Nicholas Chrisostomou Editor-in-Chief



Alex has been traveling the world his whole life. Growing up in New York City, he would accompany his family every summer on visits to relatives in Spain, France and Germany. A successful two-decade career in finance often took him to Brazil, Mexico, Turkey, Russia, India, Indonesia and all over the Far East. Today, as an avid yoga practitioner and part-time teacher, Alex has a keen appreciation for combining luxury highbrow urban travels with off the beaten track alternative destinations and experiences.



Carolyn McKay grew up in Australia, taking her first overseas trip when she was 16. This trip sparked an intense passion to travel. In the last twenty years, via her teaching, photography and writing, she has lived in Jakarta, London and New York and travelled to numerous destinations in between. Based in Sri Lanka for the past few years, she uses her Indian Ocean base to travel regularly within Asia Pacific. Carolyn especially loves exploring markets, and is always on the lookout for a quality coffee and a comfortable spot to people watch and absorb her surroundings.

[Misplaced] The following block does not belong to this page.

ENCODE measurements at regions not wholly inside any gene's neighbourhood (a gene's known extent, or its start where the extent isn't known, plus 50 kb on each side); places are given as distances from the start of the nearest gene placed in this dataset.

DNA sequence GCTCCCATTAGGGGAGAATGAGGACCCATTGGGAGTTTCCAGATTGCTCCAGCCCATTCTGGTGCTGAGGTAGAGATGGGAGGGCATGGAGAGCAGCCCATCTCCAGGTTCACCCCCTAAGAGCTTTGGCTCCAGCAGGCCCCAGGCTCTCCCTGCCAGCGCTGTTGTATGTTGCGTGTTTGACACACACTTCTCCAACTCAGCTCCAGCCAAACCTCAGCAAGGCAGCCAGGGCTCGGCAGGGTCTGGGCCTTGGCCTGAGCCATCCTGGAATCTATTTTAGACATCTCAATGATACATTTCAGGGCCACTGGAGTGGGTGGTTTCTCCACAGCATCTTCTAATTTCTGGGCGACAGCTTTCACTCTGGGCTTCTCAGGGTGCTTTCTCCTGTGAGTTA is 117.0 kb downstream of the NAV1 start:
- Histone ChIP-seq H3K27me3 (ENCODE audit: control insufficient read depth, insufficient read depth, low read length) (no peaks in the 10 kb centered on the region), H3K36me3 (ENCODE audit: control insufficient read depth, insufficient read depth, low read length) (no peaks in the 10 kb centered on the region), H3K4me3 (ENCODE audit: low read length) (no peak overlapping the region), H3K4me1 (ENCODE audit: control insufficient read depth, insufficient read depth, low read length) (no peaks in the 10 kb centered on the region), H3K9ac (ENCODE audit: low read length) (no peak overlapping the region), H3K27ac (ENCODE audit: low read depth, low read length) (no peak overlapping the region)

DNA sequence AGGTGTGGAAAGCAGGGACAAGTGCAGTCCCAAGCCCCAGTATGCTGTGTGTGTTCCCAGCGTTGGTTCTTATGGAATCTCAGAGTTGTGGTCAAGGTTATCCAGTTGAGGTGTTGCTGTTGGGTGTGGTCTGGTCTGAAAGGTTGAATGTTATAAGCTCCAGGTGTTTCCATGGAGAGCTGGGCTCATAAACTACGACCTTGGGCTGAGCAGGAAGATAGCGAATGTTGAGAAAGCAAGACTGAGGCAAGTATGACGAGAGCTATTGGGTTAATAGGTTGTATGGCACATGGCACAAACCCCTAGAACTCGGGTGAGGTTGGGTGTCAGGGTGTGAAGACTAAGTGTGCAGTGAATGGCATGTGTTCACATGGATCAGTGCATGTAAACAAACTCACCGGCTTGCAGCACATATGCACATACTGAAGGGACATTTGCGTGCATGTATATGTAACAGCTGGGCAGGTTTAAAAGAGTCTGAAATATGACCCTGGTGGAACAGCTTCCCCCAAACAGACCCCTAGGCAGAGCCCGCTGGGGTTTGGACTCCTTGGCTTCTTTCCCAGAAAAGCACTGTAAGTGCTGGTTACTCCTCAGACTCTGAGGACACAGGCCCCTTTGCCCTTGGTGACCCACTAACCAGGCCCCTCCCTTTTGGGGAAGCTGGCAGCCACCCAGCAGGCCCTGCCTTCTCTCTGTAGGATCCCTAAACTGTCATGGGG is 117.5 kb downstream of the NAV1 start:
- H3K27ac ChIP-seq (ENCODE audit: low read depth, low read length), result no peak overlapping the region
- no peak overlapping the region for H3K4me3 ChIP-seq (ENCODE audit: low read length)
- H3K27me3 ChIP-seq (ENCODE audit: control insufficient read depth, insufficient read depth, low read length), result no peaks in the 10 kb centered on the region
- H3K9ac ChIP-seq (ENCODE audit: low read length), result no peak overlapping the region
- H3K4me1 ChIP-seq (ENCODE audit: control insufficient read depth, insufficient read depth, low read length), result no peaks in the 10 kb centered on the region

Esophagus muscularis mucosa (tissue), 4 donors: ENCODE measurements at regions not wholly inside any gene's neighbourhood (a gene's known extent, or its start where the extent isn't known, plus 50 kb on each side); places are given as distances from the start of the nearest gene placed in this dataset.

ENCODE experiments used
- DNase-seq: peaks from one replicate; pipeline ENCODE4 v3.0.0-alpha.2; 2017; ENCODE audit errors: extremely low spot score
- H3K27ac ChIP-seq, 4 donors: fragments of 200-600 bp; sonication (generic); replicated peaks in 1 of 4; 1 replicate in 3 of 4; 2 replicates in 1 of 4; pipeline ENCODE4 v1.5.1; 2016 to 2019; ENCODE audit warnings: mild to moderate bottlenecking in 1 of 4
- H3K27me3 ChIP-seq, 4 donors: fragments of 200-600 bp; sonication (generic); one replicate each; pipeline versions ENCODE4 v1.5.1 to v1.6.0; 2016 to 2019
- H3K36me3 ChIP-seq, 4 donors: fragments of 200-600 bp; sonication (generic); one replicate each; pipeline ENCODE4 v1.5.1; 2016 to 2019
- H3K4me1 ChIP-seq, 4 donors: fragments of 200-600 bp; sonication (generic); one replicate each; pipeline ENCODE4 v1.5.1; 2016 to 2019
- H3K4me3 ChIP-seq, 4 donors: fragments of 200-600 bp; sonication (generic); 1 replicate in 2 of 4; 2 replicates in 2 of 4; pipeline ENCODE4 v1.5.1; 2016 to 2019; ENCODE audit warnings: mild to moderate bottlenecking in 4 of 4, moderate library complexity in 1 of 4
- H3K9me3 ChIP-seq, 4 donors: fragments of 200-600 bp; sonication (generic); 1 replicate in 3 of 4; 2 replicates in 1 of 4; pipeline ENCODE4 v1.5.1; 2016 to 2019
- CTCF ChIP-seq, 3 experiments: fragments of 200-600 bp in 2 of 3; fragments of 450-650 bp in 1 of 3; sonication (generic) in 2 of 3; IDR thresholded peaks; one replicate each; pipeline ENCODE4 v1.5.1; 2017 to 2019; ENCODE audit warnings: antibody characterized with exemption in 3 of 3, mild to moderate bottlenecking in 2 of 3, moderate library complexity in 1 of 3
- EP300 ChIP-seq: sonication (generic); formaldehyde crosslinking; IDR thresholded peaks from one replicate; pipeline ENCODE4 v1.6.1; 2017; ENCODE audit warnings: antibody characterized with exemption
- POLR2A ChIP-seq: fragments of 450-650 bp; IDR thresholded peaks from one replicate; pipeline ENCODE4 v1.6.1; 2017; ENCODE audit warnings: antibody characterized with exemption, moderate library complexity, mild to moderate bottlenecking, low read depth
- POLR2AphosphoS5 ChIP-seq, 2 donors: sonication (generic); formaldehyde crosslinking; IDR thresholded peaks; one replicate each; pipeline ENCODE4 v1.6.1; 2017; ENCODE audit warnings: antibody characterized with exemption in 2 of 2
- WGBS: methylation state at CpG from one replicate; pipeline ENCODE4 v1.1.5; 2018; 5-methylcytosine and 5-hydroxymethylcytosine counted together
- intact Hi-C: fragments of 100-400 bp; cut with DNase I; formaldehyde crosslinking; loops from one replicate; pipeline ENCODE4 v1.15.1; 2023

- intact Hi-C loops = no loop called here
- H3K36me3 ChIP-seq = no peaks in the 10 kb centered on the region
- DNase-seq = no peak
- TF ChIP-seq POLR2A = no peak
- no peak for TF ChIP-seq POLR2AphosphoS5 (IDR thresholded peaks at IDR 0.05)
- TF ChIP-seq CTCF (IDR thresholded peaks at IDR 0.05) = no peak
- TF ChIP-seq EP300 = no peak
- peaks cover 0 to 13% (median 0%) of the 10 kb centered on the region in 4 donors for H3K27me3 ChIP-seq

STYLISH GLOBETROTTER Adrian worked as a professional fashion buyer for some of London's leading department stores for more than two decades, including Selfridges, Harrods and Harvey Nichols. More recently Adrian has been working in the Middle East selecting designer threads for both Harvey Nichols and Bloomingdales in Dubai. An avid shopper, he enjoys nothing more than visiting stores, meeting designers and supporting new talent where ever and whenever he’s travelling the globe, as well as keeping a keen eye on the latest trends, both on the world’s most fashionable streets and online.


TASTE & SIP NEWCOMER Dawn Gibson is a globe-trotting journalist who boarded her first plane at the age of four. After a childhood of camping trips in the Australian desert, she did the traditional coming-of-age tour to Europe and has been travelling ever since, visiting more than thirty countries and living in three. She particularly enjoys writing about food and has yet to meet a cuisine she doesn’t like. Her work has appeared in many leading publications, including the Sydney Morning Herald, Time Out, in-flight magazines for Qatar Airways (Oryx) and Garuda Indonesia (Colours), The Age and The West Australian.